I am awash in milk. I suppose somewhere in the back of my mind I knew that goats were capable of producing a lot of milk, but it didn’t really hit me until I looked at several days’ worth of milk in the fridge and realized Dulcinea was giving me nearly a gallon of milk a day. That’s a lot when you think that your average dairy goat is about the size of a Springer Spaniel. This milkmaid had better get her apron on and learn to use goat milk for worthy causes.
Three days’ worth of milk
I ordered cheesemaking starter cultures from Ricki Carrol’s New England Cheesemaking Supply Company. www.cheesemaking.com. This is a great site to look at even if you have no plans on making cheese. If you’re interested in how cheese is made, watch the videos on Carrol’s web site, which is really cute and fun. It is really amazing what good bacteria can do for us. I also ordered a yogotherm, which is a giant thermos for making soft cheeses, kefir and yogurt, some cheese molds. While I waited for the goods to get here I read Ricki Carrol’s book Home Cheese Making, which is considered to be the bible of home cheesemaking. I’ve made mozzarella before, but never anything with goat milk. So when the stuff finally arrived I tackled Fromage Blanc first. Fromage Blanc is a fresh cheese that can be easily made in 12 to 24 hours in the yogotherm. Once you strain the whey off, the final product looks and tastes a bit like cream cheese. You can flavor it savory or sweet. Use it for dips, spreads, pasta toppings or desserts. You can put it in omelets or gratins or cheesecakes. Best of all you use it to make this lovely French dessert called Coeur a La Creme, which is drained in a heart-shaped mold (I bought one of the molds online in anticipation of making this). I made honey and orange zest fromage blanc to put on pancakes.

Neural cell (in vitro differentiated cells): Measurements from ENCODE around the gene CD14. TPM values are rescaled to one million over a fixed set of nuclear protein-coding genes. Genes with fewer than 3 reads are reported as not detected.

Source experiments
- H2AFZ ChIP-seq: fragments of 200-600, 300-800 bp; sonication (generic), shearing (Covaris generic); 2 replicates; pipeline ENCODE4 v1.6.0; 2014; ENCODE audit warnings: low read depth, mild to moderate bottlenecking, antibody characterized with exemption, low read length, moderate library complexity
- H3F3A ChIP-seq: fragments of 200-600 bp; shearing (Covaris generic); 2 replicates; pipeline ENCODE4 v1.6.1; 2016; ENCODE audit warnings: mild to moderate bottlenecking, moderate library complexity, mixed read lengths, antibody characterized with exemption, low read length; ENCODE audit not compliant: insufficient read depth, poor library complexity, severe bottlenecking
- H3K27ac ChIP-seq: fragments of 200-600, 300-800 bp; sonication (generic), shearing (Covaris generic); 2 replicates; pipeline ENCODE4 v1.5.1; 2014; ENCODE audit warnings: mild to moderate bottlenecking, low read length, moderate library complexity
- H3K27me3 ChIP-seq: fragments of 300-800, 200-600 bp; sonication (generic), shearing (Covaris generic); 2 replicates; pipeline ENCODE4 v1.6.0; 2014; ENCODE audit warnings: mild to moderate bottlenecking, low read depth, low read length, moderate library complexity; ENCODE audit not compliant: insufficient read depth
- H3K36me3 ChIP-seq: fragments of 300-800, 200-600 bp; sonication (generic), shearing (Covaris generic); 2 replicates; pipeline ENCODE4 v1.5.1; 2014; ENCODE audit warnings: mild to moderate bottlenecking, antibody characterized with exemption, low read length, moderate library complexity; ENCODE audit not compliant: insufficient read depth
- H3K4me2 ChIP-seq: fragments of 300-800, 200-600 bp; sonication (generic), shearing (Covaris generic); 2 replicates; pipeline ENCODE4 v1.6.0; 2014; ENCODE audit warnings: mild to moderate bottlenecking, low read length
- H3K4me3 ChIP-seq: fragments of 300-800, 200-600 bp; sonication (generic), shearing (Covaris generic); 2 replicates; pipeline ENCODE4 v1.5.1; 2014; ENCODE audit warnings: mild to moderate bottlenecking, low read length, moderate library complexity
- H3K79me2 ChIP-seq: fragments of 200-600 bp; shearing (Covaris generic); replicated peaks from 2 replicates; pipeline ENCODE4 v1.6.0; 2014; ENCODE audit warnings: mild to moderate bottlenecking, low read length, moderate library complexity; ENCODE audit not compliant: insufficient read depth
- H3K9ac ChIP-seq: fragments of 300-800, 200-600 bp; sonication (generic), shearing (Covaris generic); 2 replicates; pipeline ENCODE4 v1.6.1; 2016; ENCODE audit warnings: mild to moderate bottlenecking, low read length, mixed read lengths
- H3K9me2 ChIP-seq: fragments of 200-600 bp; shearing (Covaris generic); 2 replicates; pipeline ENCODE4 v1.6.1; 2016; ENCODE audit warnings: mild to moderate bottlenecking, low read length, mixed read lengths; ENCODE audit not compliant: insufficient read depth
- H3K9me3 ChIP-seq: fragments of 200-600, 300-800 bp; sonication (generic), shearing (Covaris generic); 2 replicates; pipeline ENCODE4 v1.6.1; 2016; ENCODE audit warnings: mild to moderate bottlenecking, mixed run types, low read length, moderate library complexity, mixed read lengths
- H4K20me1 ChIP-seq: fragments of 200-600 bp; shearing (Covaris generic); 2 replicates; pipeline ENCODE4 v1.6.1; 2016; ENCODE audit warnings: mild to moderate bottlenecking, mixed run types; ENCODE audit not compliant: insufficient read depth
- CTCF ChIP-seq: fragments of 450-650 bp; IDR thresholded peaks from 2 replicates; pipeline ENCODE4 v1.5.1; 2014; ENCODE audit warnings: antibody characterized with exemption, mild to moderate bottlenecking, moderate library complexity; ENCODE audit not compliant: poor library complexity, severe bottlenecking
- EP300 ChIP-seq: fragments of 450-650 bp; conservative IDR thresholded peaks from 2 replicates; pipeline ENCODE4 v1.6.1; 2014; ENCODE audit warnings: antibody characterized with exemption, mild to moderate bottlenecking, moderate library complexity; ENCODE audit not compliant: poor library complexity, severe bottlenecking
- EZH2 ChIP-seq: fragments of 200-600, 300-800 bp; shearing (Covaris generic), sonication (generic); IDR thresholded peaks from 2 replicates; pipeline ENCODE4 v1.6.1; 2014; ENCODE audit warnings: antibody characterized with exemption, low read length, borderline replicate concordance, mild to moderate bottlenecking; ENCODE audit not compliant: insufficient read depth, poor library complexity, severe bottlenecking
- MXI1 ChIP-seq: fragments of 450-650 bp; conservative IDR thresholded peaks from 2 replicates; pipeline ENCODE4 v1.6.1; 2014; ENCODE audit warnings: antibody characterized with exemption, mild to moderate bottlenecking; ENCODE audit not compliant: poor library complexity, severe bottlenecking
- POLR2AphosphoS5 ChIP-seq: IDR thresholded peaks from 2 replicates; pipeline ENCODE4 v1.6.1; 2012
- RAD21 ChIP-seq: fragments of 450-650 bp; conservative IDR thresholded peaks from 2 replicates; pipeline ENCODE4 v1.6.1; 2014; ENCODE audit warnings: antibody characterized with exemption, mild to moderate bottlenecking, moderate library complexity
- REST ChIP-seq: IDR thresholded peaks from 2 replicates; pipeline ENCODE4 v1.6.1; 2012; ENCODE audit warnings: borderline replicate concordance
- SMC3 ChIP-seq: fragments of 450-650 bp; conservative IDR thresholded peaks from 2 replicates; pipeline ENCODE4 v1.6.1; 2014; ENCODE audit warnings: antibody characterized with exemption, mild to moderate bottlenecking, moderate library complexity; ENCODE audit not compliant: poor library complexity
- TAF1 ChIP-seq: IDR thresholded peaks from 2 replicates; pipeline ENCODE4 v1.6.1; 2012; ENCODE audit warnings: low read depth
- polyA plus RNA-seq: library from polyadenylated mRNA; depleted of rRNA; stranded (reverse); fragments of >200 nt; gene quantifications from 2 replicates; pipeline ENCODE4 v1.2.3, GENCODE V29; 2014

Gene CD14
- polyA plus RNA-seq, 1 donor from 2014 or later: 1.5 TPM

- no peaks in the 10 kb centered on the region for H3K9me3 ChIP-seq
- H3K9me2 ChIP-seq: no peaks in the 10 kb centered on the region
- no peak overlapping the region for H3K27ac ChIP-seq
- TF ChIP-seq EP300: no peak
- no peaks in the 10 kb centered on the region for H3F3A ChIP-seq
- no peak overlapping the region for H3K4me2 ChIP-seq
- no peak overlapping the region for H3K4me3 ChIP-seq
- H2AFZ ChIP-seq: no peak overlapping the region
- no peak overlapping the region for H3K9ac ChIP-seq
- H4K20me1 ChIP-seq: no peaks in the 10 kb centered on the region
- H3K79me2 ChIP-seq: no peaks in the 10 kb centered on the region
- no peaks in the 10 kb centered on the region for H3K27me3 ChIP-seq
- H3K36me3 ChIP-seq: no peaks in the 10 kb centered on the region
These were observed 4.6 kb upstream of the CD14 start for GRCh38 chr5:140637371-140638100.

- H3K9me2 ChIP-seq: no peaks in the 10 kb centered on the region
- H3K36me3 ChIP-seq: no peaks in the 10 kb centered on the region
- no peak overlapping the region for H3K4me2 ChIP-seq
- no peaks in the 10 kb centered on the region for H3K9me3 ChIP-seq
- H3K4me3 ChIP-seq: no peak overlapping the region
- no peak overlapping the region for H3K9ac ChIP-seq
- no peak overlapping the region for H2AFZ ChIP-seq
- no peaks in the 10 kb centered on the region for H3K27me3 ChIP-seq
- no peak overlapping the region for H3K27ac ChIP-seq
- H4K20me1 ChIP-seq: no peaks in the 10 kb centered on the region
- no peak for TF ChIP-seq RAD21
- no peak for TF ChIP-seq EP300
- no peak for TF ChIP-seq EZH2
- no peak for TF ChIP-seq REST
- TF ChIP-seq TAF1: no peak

Here is my Orange and Honey Fromage Blanc
I have since made a mother culture for chevre goat cheese. No time yet to make it (thankfully goat milk freezes well for cheesemaking) but hope to this week.
The other thing I made was a Mexican caramel sauce called cajeta. Cajeta is to Mexico what Nutella is to the French. It’s goat milk, sugar, a little bit of corn starch and baking soda. You dump it all in a big pot and stir over heat for about…oh, say, three hours. Yeah, it took a long time. Pull up a stool and sit by the stove, kind of a deal. The water evaporates and the milk solids cook down to caramalize. The result is the very tasty cajeta. You can pour it over ice cream or waffles, stir it into coffee, or just eat it out of the jar with spoon (highly recommend this last method). I processed the jars in my canning kettle because one gallon of milk made a lot!
I also made butter, which felt a lot like alchemy. I skimmed off the cream from the milk, let it “ripen” on the counter for a few hours, and then shook it for about ten minutes in a plastic storage bowl. It’s really fun because it sloshes first, then goes silent (when the cream is whipped) and then you hear the water sloshing again as the buttermilk separates from the fat, then a plopping noise as the butter comes together. After that happens you pour off the buttermilk (yum!) and then rinse the fat with ice water and press it with a spoon. You do this stage again and again and again until you have a lump of butter left. You mix in some cheese salt and form it into balls or whatever you like. I felt like a real magician after I made this batch of butter:
This is the last stage after I pushed out all the buttermilk
The finished product!
I have also made two kinds of goat milk ice cream: strawberry honey, and wild bramble berry and fromage blanc. I forgot to take a picture.
It never ceases to amaze me that I can make food for myself and my family by taking care of my animals and my crops. Cheesemaking seemed like an impossible thing to do but Ricki Carrol has this quote hanging at her cheesemaking school. It’s from Through the Looking Glass by Lewis Carroll (Ha! Didn’t think I’d get a literary reference in here, did you?):
Alice laughed. “There’s no use trying,” she said: “one can’t believe impossible things.”
“I daresay you haven’t had much practice,” said the Queen. “When I was your age, I always did it for half-an-hour a day. Why, sometimes I’ve believed as many as six impossible things before breakfast.”